This extreme cyclist retired early before it was a thing

    In Retirement

    This extreme cyclist retired early before it was a thing

    This extreme cyclist retired early before it was a thing

    This article contains a couple affiliate links. Using those links throws a few quarters in my pocket at no additional cost to you. Here's my disclosure.

    I met Al on Facebook in the comments section of an article that was shared about our story. He was one of the few people who actually acknowledged that early retirement - even at my age - is possible. He said that he retired early too, nearly 15 years ago. I knew I had to talk to this guy.

    Here's a quick summary of how Al transformed his life at such a young age and before a lot of the online resources we have today:

    • He has hobbies, and tons of 'em
    • He's lived relatively debt-free for the majority of his life
    • He invested in traditional and ROTH IRAs
    • He lives small; real small

    He's not only an Air Force guy, he is also an extreme cyclist. In fact, Al has biked across the state of Iowa 21 times as part of a seven-day event known as RAGBRAI, or "Register's Annual Great Bicycle Ride Across Iowa". In the largest recreational biking event in the world, riders cycle 468 miles (on average) in an eastward direction across the state.

    Al is the guy on the left with the orange helmet

    That sounds fun but super exhausting. I hope they have comfortable seats!

    "I am seldom a spectator," Al told me. He bikes, paddles, rows and boats across the United States on roads, lakes, rivers and oceans. "I ride unicycles, bicycles, trikes, quads, on all sorts of terrain," he said. If anyone thinks early retirees get bored during retirement, talk to Al.

    How do Al and his wife of 36+ years afford to travel enough to take part in these adventures? They live in a 137 square foot Airstream and park in military campgrounds across the nation (sometimes known as "FamCamps"), which are typically well-maintained. The FamCamp here at Davis-Monthan Air Force Base in Tucson, AZ is impeccable, BTW.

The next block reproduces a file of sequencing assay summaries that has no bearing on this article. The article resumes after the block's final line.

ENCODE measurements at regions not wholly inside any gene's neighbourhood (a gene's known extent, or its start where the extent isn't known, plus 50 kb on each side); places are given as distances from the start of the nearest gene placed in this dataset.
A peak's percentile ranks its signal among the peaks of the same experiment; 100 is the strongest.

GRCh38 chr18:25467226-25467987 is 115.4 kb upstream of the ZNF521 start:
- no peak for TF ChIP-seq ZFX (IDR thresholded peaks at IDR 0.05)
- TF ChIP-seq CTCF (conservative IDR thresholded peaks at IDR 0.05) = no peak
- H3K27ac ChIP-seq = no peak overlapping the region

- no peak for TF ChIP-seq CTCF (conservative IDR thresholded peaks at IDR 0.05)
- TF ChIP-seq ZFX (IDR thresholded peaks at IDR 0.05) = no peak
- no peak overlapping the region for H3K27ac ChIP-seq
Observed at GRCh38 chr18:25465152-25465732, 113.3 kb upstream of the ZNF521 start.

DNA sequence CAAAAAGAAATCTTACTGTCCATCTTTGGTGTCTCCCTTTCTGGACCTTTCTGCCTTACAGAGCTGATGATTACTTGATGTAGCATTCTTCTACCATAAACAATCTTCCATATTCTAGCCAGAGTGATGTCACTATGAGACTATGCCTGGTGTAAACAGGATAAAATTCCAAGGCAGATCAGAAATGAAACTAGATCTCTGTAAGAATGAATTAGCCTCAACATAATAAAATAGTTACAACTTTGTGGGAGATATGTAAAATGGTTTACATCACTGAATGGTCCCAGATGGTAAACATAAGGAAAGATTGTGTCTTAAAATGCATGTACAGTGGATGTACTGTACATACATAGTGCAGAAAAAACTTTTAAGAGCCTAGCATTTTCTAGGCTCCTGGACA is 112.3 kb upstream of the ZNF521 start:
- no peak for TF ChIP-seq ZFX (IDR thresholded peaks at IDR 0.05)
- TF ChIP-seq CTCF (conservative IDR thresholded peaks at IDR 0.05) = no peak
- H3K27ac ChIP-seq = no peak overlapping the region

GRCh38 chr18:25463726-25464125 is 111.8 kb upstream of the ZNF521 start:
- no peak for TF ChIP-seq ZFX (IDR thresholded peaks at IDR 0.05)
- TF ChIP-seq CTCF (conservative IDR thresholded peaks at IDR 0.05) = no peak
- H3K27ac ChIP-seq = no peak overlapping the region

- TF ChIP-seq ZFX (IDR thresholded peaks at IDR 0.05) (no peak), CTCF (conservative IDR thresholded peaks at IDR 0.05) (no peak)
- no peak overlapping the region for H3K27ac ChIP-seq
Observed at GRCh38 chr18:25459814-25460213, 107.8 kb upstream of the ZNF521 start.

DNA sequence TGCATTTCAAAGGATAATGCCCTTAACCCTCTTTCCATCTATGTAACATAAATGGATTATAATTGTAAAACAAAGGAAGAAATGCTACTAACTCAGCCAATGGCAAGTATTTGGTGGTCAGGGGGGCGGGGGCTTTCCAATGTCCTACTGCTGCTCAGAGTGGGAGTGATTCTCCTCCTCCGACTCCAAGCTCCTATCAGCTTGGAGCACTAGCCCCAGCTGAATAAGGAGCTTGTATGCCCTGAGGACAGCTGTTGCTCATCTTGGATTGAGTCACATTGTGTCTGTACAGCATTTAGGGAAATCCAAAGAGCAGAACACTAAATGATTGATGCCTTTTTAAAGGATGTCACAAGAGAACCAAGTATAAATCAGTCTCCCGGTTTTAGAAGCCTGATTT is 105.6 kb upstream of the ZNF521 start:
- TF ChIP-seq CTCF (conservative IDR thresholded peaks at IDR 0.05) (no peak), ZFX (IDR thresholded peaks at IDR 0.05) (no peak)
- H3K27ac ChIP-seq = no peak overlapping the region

"We consider the contiguous 48 our neighborhood."

    I asked Al what books or other resources he used during his accumulation phase of his life, and he pointed me to Your Money or Your Life by Joe Dominguez and Vicki Robins. I've read the book and it's definitely one of my favorites. I also thoroughly enjoyed The Millionaire Next Door, a book that proves millionaires don't necessarily look like millionaires. You don't need to look and dress like a millionaire to be one.

    Alright, let's talk finances. He's naturally frugal. And, he hates debt.

    Retired from the Air Force, Al brings in $54,000 a year in retirement from the military - a nice chunk of change to live on, and easily enough to fulfill most people's needs (and then some). In his mid-20s, his MBA was completely paid off along with his mobile home and used car he bought for $1,000 using cash.

    At retirement, his $300,000 home was paid off. Both of his used cars were paid in full. He put his daughter through college, who now lives debt-free.

    Moral of this story: Debts kill your chances of retiring early. In fact, Al told me that his #1 tip for those who want to retire early is about delaying your first car purpose. "Delay buying your first car for a year.   It will teach you to live with less and enable you to start saving."

    And, I'd also suggest buying your cars used rather than new. Let someone else pay for the depreciation.

    Like us, he keeps his money simple. About $800,000 of his money sits in stable, dividend-paying stocks. Much of his IRA investments are in mutual funds. Al admits he could probably squeeze a little more of a return out of his money if he wanted to, but "it would not matter to my life".

    One of my big questions was why. Why retire early? His answer was as powerful as it was moving. "When I was eight my 18-year-old brother was killed in a car crash. I learned then that life was precious and short. I loved my career in the USAF." That's a hell of a reason, and a story I hear a lot when I ask the question of why. Tragedies force us to take stock of what's truly important in our lives. We reprioritize our lives accordingly.

    Sadly, it sometimes takes a tragedy for that to happen.

    Lastly, I asked Al if he thinks early retirement has become easier or tougher since he retired back in 2002. I loved his answer:

    "Most people are house poor. Once you buy into a big house you are chained into being an endless consumer. This becomes blazingly apparent when you downsize into an RV. You realize how much stuff you've amassed and how little all that stuff did to improve your quality of life."

    Thanks for your time, Al! I loved his story because it's another example of someone who took control of their life and made it happen. In this case, it was before a lot of the online resources we have today. He's always been frugal, and he hates debt - those are two qualities that easily add up to financial independence and, in the case of Al Brody, early retirement.

    Comments